Be mereiful to those you ean overpower; but flatter sueh enemies you eannot eonquer; for revenge (though sweet to those who seek it) is always bitter to the sufferers

Some women are politicly penitent: after a revenge completed, they will palliate the injury, with succeeding pity; but think the sorrow of such a person as great as hers, who weeping follows a dead husband to the grave, whom she has wished out of the world a thousand times while he was living.

Changes in inconstant tempers are never to be minded: she who does you a willing injury, and seems sorry for it, it is your prudence to believe that she only grieves the misehief she has done you is no greater. Trust an enemy who hath once hurt you, upon a reeonciliation, no farther than you would the fawning of a mastiff dog which had attemped to worry you.

Most women are polite in their love, but much more subtle in their revenge; therefore be eareful how you affront them, or deceive them, to deserve it; besides it is ignoble to offend the peevish, or hurt the weak.

Make not her that loves you, by ingratitude, your enemy; for revenge (like a crab-tree) produees a sweet blossom, but a sour fruit.




Stateliness in a woman may beeome her as she walks, but pride in eonversation is hateful and ridiculous, and cxposes the person affected with it to the censure of the company, in such awkward gestures, and uneouth behaviours, sueh peremptory sentenees, and impertinent loquaeities, that offend the eyes and ears of all that have either modesty or prudenee. Nothing shows the want of judgment more than female pride, which is doubtless, nourished by the vain conceits of their own beauty, and begets sueh a self-love grounded upon self-opinion, that they look upon their whole sex beside with envy and contempt, and, like Narcissus, daily doat on the reflection of their own imaginary exeelleneies. Cast not your eye too often upon sueh women, for they are ehangeable mistresses, implaeable wives, and ill mothers to their ehildren.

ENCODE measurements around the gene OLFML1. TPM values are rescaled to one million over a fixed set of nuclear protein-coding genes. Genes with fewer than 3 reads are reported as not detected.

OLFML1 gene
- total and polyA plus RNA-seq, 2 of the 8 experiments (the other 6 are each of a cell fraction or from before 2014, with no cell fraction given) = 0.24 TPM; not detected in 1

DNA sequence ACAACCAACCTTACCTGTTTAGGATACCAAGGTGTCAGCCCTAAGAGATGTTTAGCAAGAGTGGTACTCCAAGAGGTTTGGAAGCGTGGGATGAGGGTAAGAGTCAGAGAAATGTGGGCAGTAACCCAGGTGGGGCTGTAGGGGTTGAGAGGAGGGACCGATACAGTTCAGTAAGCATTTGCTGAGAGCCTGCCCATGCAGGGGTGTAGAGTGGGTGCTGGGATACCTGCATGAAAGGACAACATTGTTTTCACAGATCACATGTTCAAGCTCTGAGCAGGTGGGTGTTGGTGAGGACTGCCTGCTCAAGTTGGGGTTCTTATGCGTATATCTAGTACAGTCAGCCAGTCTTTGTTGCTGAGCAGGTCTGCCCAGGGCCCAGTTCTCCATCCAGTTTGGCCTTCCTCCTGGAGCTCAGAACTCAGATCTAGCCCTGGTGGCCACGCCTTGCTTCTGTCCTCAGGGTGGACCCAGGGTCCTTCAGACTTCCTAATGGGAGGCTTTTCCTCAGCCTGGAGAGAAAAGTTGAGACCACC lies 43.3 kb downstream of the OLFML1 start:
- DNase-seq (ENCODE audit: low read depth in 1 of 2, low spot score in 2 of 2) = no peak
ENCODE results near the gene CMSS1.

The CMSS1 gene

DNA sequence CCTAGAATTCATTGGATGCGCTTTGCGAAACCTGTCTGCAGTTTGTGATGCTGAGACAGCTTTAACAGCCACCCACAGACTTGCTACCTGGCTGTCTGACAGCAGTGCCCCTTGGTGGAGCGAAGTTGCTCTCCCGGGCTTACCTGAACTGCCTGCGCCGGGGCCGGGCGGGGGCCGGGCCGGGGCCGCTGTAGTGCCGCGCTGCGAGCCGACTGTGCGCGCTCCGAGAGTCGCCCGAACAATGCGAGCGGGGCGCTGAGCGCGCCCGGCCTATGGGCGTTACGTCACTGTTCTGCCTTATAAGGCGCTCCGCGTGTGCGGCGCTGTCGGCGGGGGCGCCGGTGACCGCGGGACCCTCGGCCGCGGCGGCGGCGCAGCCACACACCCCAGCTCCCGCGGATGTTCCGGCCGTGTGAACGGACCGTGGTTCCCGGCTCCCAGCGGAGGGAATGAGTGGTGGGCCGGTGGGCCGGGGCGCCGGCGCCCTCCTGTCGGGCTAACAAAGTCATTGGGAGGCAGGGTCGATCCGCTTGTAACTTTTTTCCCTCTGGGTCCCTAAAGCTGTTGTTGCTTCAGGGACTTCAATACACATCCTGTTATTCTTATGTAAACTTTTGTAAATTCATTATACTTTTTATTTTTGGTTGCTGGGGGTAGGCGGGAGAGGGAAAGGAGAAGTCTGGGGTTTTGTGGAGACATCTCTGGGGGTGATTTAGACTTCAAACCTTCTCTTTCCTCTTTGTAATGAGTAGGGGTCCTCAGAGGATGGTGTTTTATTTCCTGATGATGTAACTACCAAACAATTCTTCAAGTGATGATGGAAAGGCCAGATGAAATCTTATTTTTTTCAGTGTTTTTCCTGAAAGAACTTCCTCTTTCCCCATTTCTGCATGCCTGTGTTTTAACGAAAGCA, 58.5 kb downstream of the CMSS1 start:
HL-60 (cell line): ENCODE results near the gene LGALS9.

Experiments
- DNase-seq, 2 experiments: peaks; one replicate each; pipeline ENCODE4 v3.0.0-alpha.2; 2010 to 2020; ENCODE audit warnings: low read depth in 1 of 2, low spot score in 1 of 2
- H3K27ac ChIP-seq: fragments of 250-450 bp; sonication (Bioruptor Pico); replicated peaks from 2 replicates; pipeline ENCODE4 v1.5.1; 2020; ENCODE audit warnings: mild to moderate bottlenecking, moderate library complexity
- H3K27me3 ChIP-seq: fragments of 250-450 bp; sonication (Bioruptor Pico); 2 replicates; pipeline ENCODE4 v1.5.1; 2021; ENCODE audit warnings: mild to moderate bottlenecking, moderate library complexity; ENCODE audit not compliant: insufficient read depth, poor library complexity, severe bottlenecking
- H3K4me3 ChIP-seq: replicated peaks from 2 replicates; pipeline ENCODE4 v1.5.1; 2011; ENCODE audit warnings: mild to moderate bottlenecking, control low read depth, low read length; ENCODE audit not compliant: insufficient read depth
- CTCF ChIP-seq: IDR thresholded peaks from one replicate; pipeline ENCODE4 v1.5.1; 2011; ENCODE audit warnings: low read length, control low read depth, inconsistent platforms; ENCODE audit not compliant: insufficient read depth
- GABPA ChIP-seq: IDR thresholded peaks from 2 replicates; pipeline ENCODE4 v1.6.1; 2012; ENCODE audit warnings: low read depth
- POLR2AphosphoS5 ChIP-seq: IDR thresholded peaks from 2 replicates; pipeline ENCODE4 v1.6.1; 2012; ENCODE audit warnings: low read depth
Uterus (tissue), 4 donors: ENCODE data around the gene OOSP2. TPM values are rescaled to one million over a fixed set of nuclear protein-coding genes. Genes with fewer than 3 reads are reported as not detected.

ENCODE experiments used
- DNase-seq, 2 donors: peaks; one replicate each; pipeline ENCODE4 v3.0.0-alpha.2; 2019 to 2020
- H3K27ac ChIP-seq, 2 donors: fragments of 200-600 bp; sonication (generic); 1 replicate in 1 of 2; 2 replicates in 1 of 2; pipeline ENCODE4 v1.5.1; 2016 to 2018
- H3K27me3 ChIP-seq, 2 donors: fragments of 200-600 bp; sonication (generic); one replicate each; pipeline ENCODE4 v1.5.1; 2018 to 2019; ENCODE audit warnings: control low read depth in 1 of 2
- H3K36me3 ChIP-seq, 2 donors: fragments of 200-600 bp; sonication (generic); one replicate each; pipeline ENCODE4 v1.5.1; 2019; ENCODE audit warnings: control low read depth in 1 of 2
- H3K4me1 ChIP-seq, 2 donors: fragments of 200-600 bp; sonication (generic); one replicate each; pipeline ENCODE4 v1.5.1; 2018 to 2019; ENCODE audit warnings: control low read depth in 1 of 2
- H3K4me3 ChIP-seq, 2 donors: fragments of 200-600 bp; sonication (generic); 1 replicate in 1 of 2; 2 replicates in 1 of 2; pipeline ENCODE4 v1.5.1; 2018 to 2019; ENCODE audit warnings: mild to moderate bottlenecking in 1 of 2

A proud woman, like an imprudent prinee, always loves him best by whom she is most flattered.

If you aim at the favours of a lofty mistress, you must highly extol her person and parts, and eoineide with her opinion in all things, though ever so opposite to reason: for flattery and humility must be the supporters of your interest.